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R and I had been dating for many years before we got married. Our conversations used to revolve around our families, our lives together, our cultural differences, amongst many other things which young dating couples from different cultural backgrounds talk about.

R’s family is from West Bengal, a state in the Eastern part of India that is often known for its politics, literary history, culture, a daily diet that MUST include fish, and people who are extremely fond of sweets! My family, on the other hand, comes from the neighbouring state of Bihar, a state that is often the subject of conversation for its politics, lawlessness and poverty. The harsh reality is that we live in a world of stereotypes. The only silver lining is that we also live in a world where travel has become a lot easier and internet ensures there is enough information for people who seek out for it. This is definitely helping people to see beyond these stereotypes.

Before I got married, I was only worried about how I was going to deal with the sweet palate of the Bengali family and relatives because I definitely didn’t have one. It would be rude to refuse a sweet offered so lovingly and generously. Fortunately, it wasn’t really as difficult as I had made it out to be. Word spread about my love for fish and my lack of appetite for sweets.  The rest is history. I have been fortunate to have some of the best food in many Bengali homes. No restaurant can match up to that taste, variety and depth of flavour that is created in these home kitchens.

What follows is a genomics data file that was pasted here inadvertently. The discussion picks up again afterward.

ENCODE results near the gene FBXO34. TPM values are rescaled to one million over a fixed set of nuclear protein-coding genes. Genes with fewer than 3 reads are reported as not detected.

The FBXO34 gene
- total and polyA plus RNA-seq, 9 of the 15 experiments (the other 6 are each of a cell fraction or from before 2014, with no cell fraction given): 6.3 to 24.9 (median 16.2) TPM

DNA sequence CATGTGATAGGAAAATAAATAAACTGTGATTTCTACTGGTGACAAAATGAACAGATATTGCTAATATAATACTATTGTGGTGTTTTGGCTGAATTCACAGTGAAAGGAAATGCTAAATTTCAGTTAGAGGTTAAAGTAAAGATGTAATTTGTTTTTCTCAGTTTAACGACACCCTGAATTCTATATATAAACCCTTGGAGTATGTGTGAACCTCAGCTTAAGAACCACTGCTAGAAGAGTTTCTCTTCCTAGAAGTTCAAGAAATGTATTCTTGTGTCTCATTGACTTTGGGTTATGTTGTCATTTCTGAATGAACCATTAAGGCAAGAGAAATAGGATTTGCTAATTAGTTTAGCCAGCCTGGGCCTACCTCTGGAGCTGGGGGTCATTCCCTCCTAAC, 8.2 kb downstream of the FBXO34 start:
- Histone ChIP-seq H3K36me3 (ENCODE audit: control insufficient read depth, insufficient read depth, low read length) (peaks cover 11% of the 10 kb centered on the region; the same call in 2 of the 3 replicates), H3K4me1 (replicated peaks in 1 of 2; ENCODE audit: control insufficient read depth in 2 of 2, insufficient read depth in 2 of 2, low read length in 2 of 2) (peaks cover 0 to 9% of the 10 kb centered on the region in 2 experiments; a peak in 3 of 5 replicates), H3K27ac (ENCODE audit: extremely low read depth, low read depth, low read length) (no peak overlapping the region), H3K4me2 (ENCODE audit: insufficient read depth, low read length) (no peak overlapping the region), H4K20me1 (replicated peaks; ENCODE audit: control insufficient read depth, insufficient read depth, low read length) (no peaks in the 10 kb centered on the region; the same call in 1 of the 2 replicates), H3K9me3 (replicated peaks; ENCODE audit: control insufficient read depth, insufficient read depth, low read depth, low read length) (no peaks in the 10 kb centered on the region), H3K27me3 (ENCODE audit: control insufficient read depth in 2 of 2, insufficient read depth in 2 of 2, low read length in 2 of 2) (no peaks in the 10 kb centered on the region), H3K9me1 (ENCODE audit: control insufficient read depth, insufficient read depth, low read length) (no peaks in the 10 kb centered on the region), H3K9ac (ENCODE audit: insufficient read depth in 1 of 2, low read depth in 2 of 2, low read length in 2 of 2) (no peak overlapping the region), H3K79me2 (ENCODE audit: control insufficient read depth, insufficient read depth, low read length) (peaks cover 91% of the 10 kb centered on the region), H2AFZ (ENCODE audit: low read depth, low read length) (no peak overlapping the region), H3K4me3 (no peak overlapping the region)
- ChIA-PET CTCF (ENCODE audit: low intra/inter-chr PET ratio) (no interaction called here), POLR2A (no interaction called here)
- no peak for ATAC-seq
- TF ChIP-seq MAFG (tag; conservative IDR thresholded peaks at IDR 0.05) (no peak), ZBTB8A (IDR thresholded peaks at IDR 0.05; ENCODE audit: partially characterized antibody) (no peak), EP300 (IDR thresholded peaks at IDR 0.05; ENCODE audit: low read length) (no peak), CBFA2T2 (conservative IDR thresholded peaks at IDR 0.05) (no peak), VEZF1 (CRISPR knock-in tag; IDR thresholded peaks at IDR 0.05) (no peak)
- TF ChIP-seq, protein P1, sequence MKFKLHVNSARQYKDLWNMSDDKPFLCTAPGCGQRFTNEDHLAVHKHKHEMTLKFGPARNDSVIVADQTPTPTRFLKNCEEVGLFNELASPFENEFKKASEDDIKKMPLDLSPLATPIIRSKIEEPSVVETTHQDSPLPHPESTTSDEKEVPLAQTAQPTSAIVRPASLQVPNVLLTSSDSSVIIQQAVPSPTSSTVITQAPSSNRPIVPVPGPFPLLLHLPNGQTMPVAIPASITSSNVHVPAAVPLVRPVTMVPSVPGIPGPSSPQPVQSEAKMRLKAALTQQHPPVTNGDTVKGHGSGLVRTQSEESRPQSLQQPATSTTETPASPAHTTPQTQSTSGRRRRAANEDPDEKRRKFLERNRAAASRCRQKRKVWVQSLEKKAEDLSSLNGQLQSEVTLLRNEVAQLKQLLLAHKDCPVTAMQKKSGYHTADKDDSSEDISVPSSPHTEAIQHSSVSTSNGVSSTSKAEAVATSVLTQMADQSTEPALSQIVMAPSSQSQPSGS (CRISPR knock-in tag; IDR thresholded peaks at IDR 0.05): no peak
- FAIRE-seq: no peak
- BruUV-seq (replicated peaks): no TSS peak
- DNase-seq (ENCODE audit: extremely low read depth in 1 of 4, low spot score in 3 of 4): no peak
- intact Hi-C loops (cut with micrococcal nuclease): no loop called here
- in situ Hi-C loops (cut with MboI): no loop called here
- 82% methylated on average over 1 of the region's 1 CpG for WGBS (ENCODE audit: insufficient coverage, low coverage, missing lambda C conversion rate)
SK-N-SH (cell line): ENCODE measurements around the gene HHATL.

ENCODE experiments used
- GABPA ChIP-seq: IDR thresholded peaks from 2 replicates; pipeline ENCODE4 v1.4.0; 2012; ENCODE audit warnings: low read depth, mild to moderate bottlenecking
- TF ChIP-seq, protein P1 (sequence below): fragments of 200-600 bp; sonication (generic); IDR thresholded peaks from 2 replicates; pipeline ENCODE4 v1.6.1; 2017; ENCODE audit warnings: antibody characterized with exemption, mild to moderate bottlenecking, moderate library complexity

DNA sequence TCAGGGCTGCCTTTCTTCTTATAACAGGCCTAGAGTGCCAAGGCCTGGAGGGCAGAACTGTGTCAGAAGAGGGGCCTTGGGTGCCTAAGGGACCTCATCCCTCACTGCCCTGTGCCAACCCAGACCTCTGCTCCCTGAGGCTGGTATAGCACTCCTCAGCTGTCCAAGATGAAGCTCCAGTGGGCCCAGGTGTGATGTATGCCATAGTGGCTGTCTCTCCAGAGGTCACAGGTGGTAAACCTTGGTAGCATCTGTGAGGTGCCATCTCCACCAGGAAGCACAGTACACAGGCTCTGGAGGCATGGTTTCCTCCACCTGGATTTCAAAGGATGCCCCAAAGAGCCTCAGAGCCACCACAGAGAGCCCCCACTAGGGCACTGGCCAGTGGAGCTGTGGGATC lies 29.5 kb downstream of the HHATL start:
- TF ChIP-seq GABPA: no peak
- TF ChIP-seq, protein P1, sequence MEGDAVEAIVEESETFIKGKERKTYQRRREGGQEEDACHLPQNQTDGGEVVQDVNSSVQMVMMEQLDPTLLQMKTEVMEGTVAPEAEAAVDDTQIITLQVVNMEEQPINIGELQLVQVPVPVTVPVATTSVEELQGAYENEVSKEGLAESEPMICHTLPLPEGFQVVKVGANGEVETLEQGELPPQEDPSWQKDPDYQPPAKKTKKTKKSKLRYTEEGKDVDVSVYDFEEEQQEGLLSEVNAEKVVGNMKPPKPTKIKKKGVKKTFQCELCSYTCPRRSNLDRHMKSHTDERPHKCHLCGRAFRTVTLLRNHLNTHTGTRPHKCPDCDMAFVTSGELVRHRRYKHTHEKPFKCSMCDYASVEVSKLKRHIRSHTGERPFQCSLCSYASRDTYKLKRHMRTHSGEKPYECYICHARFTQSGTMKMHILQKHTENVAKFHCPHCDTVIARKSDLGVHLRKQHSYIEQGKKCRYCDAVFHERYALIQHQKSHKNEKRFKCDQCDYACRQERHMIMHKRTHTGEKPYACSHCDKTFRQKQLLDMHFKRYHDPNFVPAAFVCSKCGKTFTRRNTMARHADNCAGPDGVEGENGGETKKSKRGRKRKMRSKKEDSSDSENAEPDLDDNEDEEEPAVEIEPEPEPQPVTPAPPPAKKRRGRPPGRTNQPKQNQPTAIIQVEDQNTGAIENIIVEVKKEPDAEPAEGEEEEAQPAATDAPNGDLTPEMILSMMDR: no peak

My Mother-in-Law is one of the best cooks I know. I owe a lot of my understanding of Bengali food to her. There are also a couple of other relatives and friends who have wholeheartedly welcomed me in their kitchen and given me the opportunity to watch, ask questions and learn. That learning over the years has given me the confidence to cook a lot of traditional Bengali food at home.

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Today, I am sharing my recipe of a traditional Bengali Brunch – ‘Koraishootir Kochuri’ or Pooris stuffed with a spicy peas masala. Do not confuse them with “Kachori” from North India. The two are quite different in texture, appearance and taste.

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Koraishootir kochuri is a popular homemade breakfast especially in the winter months when peas are in season. I didn’t have to wait for winters as I used frozen peas which are fortunately available year round! 😉 Koraishootir Kochuri is almost always served with some Indian pickles (aachhaar / achaar) and a spicy semi-dry dish made with potatoes called aaloo dom in Bengali or aaloo dum in Hindi. I promise to share a recipe of aaloo dom / aaloo dum very soon!